April 23, 2013
Washington, D.C. – Energy and Natural Resources Committee Chairman Ron Wyden, D-Ore., and Ranking Member Lisa Murkowski, R-Alaska, today introduced legislation that would prevent a shortage in the helium supply by providing continued access to the Federal Helium Reserve.
The Helium Stewardship Act of 2013 would allow the Federal Helium Reserve to continue operating in three phases. In the first phase, the reserve would largely operate as it is now under the current system through September 30, 2014. The bill ensures a smooth transition away from federal ownership by establishing an auction of 10 percent of the helium in the reserve, beginning in fiscal year 2015, with an additional 10 percentage points added to the auction every year. In the third phase, the reserve would continue to operate only to supply federal customers. Helium is important to a wide range of critical sectors of the U.S. economy, including semiconductor and fiber optics-manufacturing, medical diagnostics, welding, aerospace and federal research and development.
Under current law, the Federal Helium Reserve will close its doors the first week of October, when the program’s debt will be repaid, the Interior Department told Wyden and Murkowski, in response to a January letter.
“The committee is putting this bill on the fast track because it’s critical to make sure the Federal Helium Reserve stays open to prevent serious disruptions to U.S. industries,” Wyden said. “Helium is a key element in fields ranging from semiconductor manufacturing to MRIs, which is why Senator Murkowski and I are working to keep the reserve afloat and to ensure a fair return to taxpayers for sales of federal helium.”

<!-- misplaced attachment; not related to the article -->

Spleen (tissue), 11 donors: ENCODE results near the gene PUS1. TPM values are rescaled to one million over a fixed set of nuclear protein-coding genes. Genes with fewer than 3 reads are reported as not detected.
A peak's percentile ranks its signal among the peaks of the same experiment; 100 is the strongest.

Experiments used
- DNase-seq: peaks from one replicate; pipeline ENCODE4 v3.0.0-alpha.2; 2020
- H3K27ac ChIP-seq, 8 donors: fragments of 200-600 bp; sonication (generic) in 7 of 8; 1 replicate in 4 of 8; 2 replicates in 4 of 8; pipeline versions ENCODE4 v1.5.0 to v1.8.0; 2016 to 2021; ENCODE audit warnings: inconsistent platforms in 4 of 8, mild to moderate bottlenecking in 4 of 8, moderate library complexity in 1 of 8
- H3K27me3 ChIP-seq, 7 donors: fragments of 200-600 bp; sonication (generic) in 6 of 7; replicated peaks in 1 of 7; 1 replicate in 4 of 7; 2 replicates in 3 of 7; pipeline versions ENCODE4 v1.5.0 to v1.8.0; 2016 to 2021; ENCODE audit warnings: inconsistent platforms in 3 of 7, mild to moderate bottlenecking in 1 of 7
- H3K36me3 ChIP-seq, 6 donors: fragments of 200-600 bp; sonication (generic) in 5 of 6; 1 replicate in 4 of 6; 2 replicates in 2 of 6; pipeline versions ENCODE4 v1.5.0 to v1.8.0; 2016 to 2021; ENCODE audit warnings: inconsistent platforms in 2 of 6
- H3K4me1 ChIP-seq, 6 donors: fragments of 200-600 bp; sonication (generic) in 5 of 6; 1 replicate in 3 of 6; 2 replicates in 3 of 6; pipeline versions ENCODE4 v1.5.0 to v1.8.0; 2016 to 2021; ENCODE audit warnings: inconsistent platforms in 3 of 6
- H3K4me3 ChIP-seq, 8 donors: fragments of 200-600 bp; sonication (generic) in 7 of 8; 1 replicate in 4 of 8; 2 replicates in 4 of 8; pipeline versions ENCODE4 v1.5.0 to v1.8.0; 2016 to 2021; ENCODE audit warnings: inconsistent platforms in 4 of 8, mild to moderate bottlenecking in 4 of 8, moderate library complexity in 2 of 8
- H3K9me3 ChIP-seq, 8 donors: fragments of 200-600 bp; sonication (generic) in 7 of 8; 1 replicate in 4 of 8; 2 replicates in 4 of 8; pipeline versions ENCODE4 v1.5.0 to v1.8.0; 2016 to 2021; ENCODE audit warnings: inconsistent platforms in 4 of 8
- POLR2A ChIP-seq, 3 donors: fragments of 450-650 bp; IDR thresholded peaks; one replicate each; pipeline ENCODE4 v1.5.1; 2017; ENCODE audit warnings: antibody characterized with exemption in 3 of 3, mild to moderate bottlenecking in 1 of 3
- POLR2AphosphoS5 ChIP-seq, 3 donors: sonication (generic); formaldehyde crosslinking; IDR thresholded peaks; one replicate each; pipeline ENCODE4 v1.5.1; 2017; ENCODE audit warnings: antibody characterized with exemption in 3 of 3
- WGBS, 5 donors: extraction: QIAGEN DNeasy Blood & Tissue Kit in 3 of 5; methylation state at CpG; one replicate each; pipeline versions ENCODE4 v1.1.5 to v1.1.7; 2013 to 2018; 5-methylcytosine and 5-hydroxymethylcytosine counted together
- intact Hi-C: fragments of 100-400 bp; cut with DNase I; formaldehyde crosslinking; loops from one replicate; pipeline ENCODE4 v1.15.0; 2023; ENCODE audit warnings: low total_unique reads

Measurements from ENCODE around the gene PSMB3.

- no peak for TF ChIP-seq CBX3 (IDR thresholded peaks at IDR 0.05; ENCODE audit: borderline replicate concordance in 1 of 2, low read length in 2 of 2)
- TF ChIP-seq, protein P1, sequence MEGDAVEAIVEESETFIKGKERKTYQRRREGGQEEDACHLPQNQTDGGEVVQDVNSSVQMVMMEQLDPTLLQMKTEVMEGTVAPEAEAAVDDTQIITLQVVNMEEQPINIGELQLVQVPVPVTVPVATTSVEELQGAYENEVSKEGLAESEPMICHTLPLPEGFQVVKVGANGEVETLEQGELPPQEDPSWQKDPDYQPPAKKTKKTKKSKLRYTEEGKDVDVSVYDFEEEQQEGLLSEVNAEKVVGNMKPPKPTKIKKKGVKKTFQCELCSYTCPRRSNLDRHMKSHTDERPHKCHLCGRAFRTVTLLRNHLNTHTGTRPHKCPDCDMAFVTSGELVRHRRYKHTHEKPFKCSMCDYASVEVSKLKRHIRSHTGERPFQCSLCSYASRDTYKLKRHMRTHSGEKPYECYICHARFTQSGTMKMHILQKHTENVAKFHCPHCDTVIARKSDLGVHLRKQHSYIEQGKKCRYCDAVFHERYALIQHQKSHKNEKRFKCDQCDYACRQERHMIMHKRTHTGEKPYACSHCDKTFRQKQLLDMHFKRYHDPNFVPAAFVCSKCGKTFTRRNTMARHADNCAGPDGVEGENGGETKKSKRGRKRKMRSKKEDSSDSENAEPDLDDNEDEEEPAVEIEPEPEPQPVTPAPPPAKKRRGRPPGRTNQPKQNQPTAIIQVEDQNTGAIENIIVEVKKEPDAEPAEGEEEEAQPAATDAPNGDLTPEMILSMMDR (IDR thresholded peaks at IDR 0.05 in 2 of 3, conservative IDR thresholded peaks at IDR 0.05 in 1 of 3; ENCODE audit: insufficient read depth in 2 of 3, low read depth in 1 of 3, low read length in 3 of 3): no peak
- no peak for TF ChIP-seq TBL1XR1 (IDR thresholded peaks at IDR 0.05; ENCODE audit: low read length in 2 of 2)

“Introduction of this bill represents an important step towards enacting legislation related to the Federal Helium Reserve,” Murkowski said. “I am confident that, continuing to work with Chairman Wyden, we can pass legislation that avoids further disruption of the helium supply, provides a fair return to taxpayers, and establishes a common sense approach to managing the Reserve as it is depleted.”
The committee will hold a legislative hearing to receive testimony on the bill on May 7, at 9:30 a.m. in Senate Dirksen 366. Witnesses will be announced when available and the hearing will be webcast on the committee’s website at www.energy.senate.gov.
The Federal Helium Reserve supplies about 40 percent of domestic and 30 percent of world helium demand. The alternatives for helium are limited and often nonexistent. The abrupt closure of the reserve to commercial and federal customers would disrupt major parts of the U.S. economy.
In March, the senators released a discussion draft of the bill to gather input from stakeholders.
The bill text, a one-page summary, and a section-by-section discussion of the legislation are attached.